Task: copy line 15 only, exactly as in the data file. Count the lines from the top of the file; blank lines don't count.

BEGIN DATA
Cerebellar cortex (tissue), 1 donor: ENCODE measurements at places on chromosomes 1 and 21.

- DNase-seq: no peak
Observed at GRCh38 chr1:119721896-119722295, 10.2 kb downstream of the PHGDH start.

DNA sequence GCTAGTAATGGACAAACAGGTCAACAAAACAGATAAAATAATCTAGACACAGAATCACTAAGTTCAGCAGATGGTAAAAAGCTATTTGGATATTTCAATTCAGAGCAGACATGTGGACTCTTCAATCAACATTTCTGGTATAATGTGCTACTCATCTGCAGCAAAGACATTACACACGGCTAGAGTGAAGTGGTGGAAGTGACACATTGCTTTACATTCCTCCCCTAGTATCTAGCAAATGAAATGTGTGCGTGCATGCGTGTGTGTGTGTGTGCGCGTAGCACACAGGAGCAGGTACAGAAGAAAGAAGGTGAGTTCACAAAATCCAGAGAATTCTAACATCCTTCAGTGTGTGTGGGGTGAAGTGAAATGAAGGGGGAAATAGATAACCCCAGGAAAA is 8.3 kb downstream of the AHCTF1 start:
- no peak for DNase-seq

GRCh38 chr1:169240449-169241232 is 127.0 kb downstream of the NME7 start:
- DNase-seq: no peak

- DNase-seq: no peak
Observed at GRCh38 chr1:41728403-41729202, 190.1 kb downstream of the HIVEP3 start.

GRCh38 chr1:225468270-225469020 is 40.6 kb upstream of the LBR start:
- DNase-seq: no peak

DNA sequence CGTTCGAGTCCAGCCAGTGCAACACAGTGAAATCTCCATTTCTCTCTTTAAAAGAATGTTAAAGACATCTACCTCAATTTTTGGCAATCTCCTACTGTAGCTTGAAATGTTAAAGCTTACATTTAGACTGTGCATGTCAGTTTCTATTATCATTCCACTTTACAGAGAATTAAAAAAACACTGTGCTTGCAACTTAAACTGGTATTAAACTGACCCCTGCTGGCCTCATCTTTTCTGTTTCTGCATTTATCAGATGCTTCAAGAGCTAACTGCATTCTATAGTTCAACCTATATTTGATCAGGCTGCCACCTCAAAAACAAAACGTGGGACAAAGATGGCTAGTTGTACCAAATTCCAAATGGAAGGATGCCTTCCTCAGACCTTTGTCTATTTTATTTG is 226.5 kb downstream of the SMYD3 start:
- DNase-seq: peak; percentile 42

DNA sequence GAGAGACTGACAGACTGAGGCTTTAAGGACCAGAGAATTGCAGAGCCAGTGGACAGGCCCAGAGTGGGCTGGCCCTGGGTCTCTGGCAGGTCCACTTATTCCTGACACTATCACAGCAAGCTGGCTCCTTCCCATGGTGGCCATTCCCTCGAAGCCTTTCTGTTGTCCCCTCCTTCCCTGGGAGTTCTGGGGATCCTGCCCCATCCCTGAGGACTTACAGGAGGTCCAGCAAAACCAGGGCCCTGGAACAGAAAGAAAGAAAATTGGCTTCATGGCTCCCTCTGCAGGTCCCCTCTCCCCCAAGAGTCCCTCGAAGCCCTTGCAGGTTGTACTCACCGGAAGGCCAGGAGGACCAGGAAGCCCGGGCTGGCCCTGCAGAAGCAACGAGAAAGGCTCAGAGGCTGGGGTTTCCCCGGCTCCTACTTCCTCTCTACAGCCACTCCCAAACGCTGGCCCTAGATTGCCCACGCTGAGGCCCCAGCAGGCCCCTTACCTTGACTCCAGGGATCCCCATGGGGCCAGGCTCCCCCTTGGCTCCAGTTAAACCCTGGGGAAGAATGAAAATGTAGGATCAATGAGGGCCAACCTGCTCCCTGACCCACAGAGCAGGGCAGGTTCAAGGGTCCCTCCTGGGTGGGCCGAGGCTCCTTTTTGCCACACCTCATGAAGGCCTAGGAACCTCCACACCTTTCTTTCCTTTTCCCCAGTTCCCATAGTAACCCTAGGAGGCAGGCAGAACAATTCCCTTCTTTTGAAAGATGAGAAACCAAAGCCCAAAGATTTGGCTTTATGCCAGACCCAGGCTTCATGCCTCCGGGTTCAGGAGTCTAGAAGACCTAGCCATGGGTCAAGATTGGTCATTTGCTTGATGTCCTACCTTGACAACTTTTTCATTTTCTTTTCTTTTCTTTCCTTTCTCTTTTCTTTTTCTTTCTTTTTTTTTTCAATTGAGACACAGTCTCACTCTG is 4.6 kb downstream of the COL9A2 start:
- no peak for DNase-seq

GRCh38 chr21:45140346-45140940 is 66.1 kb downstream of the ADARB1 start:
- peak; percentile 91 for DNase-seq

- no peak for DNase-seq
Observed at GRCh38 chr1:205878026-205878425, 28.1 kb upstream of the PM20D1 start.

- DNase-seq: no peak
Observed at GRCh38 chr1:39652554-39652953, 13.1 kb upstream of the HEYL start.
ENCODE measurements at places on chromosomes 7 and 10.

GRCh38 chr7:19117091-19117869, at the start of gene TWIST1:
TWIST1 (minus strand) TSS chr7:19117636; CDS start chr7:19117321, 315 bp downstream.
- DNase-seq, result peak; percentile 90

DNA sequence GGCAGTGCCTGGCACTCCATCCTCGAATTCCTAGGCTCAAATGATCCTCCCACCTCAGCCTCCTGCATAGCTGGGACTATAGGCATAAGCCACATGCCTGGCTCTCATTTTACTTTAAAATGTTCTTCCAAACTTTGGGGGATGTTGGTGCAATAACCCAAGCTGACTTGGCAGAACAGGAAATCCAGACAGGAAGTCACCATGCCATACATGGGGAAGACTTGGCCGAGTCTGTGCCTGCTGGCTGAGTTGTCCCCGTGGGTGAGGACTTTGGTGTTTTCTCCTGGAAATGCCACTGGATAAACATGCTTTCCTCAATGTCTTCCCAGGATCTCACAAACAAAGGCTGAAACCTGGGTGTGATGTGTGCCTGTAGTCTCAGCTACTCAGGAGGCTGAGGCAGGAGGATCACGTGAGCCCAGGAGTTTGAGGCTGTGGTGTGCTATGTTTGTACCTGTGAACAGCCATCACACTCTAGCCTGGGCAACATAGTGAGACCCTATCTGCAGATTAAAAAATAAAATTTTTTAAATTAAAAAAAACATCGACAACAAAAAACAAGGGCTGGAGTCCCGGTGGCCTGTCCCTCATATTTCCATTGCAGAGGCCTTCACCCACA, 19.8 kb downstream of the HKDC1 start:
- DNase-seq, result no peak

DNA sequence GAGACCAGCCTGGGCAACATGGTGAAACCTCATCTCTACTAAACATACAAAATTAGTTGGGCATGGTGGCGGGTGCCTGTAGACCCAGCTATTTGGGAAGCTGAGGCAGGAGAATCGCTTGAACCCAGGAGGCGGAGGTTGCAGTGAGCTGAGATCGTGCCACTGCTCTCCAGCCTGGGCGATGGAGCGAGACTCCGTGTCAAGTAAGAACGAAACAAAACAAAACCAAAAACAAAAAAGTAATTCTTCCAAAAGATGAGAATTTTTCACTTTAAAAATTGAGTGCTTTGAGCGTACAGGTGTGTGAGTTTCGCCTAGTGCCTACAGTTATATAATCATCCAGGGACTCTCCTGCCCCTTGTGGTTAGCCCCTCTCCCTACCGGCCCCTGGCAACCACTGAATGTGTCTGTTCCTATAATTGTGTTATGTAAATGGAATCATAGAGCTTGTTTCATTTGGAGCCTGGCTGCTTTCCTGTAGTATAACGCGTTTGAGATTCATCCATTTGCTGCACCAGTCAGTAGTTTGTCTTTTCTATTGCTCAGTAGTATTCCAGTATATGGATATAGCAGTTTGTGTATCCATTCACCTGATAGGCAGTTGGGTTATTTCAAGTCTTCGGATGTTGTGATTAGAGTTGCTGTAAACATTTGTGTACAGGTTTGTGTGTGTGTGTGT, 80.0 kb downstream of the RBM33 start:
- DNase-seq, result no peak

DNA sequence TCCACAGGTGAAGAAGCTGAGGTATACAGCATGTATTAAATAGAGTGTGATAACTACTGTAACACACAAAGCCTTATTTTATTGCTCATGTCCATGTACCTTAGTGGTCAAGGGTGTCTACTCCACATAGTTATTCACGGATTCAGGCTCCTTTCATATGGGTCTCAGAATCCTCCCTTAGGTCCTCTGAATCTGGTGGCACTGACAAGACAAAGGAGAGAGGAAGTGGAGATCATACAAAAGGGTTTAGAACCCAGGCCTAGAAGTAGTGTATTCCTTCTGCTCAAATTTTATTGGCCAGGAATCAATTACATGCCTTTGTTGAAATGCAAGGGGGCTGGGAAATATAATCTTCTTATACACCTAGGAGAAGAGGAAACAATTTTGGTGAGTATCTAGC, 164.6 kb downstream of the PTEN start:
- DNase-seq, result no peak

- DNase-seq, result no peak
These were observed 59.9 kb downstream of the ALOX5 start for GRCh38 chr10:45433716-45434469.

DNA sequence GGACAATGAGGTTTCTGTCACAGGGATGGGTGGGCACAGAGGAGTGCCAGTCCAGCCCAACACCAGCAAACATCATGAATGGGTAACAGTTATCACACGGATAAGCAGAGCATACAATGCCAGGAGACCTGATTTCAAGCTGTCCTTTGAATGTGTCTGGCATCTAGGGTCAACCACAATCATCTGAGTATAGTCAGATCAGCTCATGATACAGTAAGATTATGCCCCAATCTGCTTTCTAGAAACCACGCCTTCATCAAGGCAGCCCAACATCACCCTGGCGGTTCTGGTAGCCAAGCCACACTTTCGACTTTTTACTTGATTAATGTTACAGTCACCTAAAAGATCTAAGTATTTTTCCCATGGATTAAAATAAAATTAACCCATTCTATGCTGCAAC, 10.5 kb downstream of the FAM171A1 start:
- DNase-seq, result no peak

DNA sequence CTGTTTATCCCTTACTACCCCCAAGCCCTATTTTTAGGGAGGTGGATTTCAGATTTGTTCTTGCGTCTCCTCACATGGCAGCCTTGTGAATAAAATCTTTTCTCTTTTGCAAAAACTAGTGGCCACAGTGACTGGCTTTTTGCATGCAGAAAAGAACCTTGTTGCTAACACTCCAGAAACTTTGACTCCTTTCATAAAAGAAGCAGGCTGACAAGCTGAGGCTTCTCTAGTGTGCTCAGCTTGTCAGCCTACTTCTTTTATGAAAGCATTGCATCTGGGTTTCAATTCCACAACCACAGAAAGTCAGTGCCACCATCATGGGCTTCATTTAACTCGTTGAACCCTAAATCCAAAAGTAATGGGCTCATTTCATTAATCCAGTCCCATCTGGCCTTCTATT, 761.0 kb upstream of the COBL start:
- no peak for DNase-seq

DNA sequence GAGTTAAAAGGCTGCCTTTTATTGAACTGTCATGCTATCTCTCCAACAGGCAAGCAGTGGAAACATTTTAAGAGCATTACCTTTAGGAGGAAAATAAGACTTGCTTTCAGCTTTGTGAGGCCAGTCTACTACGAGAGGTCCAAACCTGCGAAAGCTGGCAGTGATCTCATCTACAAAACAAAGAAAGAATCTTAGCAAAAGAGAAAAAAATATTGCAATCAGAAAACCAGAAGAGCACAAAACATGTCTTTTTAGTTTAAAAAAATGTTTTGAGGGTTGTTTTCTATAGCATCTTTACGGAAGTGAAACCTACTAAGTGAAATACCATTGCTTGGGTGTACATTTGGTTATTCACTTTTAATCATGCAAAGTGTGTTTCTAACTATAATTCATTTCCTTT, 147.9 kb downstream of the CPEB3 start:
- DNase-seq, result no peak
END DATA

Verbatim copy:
- no peak for DNase-seq